Stage Cinema, Collierville Towne 16, DeSoto Cinema 16, Cordova Cinema, Paradiso, Palace Cinema, Hollywood 20 Cinema, CinePlanet 16.

The Eagle (PG-13, 114 min.) In the 2nd century A.D., a young Roman centurion (Channing Tatum) travels with his Scottish slave (Jamie Bell) into the uncharted wilds of Britain, to retrieve a slaughtered legion's lost standard -- the golden insignia of an eagle -- and restore his family's honor. Director Kevin Macdonald -- whose "The Last King of Scotland" was another tale of a representative of "civilization" entering the heart of darkness -- bungles this adaptation of Rosemary Sutcliff's much-loved 1954 novel; what could have been a perfectly serviceable action-adventure is rendered flaccid by protracted "character development," narrative redundancy and directorial pretension. All but ignoring the parallels between ancient Rome and succeeding empires, the movie is essentially uncritical of the Roman occupation, while promoting a belief responsible for so much disaster: that not just ideas but physical symbols -- a standard or flag or gang color or holy book -- are worth killing and dying for.

Majestic.

Faster (R, 98 min.) Dwayne Johnson, Billy Bob Thornton.

Bartlett 10.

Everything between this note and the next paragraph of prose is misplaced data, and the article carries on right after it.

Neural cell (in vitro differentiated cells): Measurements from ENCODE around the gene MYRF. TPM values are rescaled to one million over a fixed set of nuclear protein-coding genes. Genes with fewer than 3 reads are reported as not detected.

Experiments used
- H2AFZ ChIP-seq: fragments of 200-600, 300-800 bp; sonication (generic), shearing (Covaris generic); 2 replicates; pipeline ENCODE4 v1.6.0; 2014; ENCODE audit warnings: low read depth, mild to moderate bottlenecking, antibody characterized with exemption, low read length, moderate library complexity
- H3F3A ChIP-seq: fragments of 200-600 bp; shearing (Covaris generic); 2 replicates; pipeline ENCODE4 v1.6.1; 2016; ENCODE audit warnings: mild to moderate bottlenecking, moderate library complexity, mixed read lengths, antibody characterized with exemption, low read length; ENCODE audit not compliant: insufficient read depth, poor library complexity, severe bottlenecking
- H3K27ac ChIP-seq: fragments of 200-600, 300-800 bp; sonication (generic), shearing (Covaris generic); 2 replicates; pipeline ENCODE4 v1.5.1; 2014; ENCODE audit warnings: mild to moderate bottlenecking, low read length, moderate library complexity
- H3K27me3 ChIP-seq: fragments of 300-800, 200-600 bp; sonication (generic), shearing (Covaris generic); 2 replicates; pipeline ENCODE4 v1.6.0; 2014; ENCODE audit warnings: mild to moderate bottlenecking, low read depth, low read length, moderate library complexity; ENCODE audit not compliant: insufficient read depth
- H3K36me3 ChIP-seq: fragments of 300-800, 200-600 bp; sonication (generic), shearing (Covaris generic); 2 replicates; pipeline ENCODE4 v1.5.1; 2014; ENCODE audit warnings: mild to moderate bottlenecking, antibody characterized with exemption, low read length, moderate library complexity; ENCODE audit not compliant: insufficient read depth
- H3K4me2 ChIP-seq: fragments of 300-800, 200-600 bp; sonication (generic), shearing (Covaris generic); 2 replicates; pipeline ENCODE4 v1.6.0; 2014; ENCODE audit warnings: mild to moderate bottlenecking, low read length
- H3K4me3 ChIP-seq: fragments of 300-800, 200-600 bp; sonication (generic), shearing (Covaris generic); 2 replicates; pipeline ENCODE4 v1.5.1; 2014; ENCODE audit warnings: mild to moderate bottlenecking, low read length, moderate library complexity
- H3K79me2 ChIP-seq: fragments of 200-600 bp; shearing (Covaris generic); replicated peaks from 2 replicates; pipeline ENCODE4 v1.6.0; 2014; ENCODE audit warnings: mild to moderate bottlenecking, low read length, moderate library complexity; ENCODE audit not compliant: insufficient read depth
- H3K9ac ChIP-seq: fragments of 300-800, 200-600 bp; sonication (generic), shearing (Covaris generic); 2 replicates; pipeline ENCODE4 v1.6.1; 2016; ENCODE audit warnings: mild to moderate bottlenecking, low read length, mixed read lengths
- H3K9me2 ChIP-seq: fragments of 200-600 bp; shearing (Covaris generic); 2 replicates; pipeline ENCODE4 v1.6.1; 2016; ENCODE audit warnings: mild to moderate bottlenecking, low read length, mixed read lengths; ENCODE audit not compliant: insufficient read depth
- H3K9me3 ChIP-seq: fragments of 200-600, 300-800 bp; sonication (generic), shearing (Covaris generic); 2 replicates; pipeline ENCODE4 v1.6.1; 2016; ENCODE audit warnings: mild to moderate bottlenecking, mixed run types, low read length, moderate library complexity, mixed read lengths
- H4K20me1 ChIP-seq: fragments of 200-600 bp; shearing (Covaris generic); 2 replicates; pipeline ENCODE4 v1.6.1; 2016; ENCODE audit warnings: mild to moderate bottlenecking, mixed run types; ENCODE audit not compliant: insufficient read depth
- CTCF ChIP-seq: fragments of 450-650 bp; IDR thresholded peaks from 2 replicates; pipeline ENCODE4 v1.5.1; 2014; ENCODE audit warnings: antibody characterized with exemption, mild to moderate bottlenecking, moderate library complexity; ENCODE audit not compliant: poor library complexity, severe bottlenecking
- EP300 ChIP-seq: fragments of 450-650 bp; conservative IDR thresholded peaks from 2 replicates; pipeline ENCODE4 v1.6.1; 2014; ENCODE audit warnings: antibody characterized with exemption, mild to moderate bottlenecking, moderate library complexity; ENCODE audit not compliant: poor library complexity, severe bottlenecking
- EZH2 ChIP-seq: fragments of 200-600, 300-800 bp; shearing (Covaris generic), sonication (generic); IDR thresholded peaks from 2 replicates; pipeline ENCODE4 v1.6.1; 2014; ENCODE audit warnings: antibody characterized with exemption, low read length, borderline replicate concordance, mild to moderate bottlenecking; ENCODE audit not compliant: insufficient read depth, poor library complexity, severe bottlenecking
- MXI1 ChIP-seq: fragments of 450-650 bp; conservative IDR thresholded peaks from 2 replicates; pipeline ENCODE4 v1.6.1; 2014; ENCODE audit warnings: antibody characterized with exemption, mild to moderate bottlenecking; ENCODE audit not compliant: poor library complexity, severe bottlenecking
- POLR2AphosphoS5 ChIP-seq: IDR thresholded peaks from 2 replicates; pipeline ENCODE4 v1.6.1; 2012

Gnomeo & Juliet (G, 84 min.) If future generations associate the idea of feuding families and forbidden love more closely with Elton John than William Shakespeare, we'll assign the blame to this fairly clever computer-animated feature, which borrows as liberally from "Toy Story" as from the Bard in its depiction of star-crossed romance among ceramic garden gnomes, whose capers are scored to selections from the Elton John-Bernie Taupin songbook. The musical conceit is explained by the fact that the film, directed by Kelly Asbury, was produced by John and his longtime partner, David Furnish; no doubt the couple responded to the story's notion that love and "matrignomy" are matters of the heart that deserve respect rather than interference and condemnation. James McAvoy lends his voice to the brash Gnomeo, while Emily Blunt speaks for spunky Juliet, whose father wants to keep her on a pedestal, literally; other living lawn ornaments include a pink flamingo, stone rabbits and a Shakespeare-savvy frog fountain who proclaims the story "romantically tragic!"